Commercial vehicle drivers have to put up with terrible drivers all the time. In addition to being responsible for their vehicle and anything on board, commercial drivers are also held to higher standards when it comes to alcohol. A drunk driving conviction can impact your job as a commercial driver. If you have a CDL and are arrested for drunk driving in Oakland or the East Bay, talk to an experienced East Bay DUI defense attorney for legal advice.
Drunk Driving Laws for Commercial Drivers in California
Most drivers need a commercial driver's license (CDL) to drive a commercial motor vehicle (CMV) in California. Drivers can get a California CDL through the Department of Motor Vehicles (DMV). However, there are federal requirements for CDL applicants in California.
Drivers have to have Entry Level Driver Training to get a Class A or B CDL, to upgrade to a Class A CDL, or a for school bus (S), passenger (P), or hazardous materials (H) endorsement. Drivers generally need a minimum of 15 hours of behind-the-wheel training and a California Commercial Driver Behind the Wheel Training Certification.
State and federal regulations take alcohol and driving very seriously. According to the Federal Motor Carrier Safety Administration (FMCSA), "all CDL drivers who operate commercial motor vehicles subject to the CDL requirements on public roads in the U.S. are performing safety-sensitive functions and are subject to DOT drug and alcohol testing. This includes all full-time, part-time, intermittent, backup, and international drivers."
CDL drivers are tested before starting employment and after any accidents. Drivers can also be tested randomly or if there is reasonable suspicion of impairment. Drivers may be tested for:
- Opiates – opium and codeine derivatives
- Amphetamines and methamphetamines
- Phencyclidine – PCP
- Blood alcohol concentration (BAC) of 0.02% or higher
If a driver refuses to submit to a drug or alcohol test, they will be immediately removed from driving until they complete the return-to-duty process with a substance abuse professional.
Driving Under the Influence in a Commercial Vehicle
Under the California Vehicle Code and federal law, it is a crime for commercial drivers to operate a CMV with a BAC of 0.04% or higher.
Commercial vehicle drivers have given their consent to alcohol testing. Drivers will lose their CDL for at least one year for:
- Driving under the influence of 0.04% or higher
- Refusing a blood alcohol test
- Driving under the influence of alcohol or a controlled substance
For a second offense, you will lose your CDL for life.
Under California Vehicle Code Section 23152(d), "It is unlawful for a person who has 0.04 percent or more, by weight, of alcohol in his or her blood to drive a commercial motor vehicle."
What If I Was Off-Duty With a DUI in a Commercial Vehicle?
According to guidance by the FMCSA, it still counts as a commercial DUI even if the driver was off-duty. "Any person driving a CMV [...], regardless of the person's duty status, must be disqualified if convicted of driving with a blood alcohol concentration over 0.04%."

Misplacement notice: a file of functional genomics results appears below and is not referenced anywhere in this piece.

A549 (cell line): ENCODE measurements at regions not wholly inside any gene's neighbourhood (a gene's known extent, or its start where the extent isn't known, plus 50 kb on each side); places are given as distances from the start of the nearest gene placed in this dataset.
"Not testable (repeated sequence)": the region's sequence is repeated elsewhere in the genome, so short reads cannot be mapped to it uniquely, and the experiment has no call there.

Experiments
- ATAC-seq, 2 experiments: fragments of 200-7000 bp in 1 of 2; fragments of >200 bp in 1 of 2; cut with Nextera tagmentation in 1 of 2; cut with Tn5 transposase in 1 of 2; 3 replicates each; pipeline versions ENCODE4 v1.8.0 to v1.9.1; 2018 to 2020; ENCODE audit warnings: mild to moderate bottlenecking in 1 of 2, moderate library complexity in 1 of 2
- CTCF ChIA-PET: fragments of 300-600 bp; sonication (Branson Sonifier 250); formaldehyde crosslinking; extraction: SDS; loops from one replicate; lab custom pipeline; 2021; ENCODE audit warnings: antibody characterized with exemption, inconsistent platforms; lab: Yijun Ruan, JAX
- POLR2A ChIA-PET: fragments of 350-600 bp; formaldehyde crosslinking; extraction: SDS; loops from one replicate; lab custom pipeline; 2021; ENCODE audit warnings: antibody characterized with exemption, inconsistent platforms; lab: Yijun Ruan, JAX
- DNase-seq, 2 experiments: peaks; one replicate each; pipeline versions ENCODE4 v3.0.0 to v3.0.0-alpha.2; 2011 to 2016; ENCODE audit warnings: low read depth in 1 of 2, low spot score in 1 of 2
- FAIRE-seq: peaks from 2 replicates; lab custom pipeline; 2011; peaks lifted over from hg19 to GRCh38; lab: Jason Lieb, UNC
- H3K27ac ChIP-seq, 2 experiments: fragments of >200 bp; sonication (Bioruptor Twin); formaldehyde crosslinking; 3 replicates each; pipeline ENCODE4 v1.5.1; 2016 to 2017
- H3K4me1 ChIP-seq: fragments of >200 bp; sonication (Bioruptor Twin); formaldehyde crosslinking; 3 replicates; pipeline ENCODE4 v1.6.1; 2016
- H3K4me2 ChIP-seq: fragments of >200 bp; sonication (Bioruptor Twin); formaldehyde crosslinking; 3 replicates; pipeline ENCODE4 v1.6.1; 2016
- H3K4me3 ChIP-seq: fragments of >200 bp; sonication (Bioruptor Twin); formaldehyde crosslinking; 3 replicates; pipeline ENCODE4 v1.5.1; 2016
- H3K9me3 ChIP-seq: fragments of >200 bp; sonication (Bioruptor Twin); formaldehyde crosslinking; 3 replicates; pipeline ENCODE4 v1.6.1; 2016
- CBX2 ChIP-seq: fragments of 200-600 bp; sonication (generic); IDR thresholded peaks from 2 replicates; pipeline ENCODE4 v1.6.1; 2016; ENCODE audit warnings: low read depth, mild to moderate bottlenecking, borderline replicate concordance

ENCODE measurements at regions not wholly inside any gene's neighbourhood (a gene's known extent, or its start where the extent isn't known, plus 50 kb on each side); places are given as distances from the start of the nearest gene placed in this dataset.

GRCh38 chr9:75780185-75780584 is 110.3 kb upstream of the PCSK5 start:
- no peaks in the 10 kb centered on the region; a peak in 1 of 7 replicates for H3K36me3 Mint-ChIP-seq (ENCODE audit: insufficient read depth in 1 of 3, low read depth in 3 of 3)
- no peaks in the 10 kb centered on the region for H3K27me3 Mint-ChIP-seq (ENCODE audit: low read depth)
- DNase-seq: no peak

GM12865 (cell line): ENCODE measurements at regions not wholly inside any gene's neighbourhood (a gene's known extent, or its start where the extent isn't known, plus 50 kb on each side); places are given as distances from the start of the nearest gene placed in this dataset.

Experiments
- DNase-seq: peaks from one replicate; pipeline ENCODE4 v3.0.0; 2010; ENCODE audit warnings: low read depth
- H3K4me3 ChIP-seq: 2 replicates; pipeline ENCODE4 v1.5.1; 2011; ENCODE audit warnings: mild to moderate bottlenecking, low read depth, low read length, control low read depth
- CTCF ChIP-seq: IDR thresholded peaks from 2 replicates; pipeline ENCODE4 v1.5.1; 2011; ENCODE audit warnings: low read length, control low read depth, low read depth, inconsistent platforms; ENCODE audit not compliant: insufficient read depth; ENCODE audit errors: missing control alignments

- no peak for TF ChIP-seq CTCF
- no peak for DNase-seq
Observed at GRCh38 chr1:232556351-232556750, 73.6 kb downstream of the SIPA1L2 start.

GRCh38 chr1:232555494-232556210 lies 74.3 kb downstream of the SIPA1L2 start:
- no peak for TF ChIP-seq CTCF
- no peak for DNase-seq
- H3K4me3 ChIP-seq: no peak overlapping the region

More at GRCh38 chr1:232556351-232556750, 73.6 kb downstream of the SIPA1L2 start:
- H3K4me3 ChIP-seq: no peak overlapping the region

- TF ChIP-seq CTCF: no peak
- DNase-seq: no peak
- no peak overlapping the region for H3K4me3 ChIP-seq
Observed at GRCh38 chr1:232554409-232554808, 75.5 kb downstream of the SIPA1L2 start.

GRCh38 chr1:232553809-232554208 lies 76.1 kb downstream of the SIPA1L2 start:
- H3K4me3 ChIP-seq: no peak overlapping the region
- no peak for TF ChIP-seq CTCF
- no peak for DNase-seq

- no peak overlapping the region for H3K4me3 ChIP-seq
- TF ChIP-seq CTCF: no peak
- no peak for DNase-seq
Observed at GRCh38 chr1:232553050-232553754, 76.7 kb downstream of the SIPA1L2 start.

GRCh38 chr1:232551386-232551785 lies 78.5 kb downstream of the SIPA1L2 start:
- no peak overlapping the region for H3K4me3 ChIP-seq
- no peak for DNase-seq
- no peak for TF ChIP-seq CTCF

Can California Commercial Drivers Refuse a Breath Test?
Most drivers in California have the right to refuse a roadside breath test. The preliminary alcohol screening (PAS) device is sometimes known as a breathalyzer. Drivers have the right to refuse the PAS test, and many drivers do refuse because the devices can be inaccurate. However, if the driver is arrested for drunk driving, they will have to submit a chemical test sample. Refusing to submit a breath test will result in a suspended license.
Drivers in a CMV can't refuse an alcohol test. Under CFR § 382.211, refusal to test has the same consequences as failing a drug or alcohol test.
Can I Lose My License With a DUI in My Personal Vehicle?
If you are not operating a CMV, you are not generally held to the 0.04% BAC limit. Instead, most drivers in their personal vehicles will not face a per se DUI unless their BAC is 0.08% or higher. However, in some cases, you can lose your CDL for a criminal offense in a personal vehicle.
Under the Motor Carrier Safety Improvement Act, CDL holders can be disqualified if their regular driving privileges are suspended for traffic violations. If commercial drivers get a DUI in their personal vehicle and their license is suspended, they can lose their CDL privileges for 1 year. A second DUI conviction in a personal vehicle will mean a lifetime ban for commercial drivers.
Is a Lifetime CDL Ban Really for Life?
In some cases, the state can reinstate a driver's CDL even after a lifetime ban. Unfortunately for California commercial drivers, California is not one of those states that allows for a 10-year reinstatement.
In some other states, before the driver can be reinstated, the driver has to wait 10 years and voluntarily enter and successfully complete an approved rehabilitation program. This includes possible reinstatement after a 0.04% CDL violation, blood test refusal, or DUI.
Talk to an East Bay DUI Defense Lawyer About Your Case
Lynn Gorelick has more than 40 years of East Bay DUI defense experience and understands how much is at stake for commercial vehicle drivers after a drunk driving arrest. She understands how to approach the individual case and defense strategies to avoid a conviction. If you are a commercial driver facing DUI charges anywhere in Oakland, Alameda County, or Contra Costa County, contact Lynn Gorelick for help.